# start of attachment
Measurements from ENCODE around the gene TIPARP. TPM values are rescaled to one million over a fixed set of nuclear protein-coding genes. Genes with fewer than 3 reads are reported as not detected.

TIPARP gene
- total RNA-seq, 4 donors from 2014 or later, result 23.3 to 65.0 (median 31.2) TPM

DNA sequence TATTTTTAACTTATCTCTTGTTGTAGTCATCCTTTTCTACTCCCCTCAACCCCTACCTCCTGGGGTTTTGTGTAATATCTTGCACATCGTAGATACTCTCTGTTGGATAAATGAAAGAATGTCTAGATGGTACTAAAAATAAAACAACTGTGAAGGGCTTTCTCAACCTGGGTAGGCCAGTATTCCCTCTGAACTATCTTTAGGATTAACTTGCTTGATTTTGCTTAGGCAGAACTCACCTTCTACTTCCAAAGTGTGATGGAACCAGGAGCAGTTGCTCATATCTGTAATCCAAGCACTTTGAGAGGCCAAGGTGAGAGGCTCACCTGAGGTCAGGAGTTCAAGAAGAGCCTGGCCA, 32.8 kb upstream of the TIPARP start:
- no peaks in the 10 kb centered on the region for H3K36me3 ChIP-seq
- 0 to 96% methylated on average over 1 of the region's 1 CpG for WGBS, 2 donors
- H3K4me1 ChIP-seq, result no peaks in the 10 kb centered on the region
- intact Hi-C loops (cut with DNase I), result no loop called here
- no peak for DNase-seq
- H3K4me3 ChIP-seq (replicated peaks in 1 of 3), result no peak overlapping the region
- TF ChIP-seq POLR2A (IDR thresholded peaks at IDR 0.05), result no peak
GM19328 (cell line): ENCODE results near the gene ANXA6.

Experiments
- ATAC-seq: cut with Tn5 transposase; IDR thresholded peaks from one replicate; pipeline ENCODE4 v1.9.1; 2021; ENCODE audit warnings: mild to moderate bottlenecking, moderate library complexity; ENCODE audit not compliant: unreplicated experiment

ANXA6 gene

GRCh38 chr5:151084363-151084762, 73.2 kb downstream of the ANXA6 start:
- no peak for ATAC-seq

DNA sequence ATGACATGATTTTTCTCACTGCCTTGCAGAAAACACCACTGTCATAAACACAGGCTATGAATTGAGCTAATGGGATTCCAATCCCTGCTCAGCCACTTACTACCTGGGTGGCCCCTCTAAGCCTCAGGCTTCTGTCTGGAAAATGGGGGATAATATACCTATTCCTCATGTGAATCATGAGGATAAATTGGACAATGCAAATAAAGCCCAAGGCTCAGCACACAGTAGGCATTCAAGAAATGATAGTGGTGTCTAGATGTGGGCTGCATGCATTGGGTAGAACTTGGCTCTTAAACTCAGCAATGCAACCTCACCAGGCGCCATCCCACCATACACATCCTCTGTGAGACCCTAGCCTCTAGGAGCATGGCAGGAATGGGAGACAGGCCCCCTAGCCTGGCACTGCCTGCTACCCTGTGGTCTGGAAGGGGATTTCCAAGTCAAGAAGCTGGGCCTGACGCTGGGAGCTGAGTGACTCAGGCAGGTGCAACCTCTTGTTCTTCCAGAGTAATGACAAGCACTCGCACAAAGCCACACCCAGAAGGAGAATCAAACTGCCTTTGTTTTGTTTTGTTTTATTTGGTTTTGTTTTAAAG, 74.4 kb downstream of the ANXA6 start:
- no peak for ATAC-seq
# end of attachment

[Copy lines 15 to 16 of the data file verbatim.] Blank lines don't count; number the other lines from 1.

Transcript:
ANXA6 gene

GRCh38 chr5:151084363-151084762, 73.2 kb downstream of the ANXA6 start: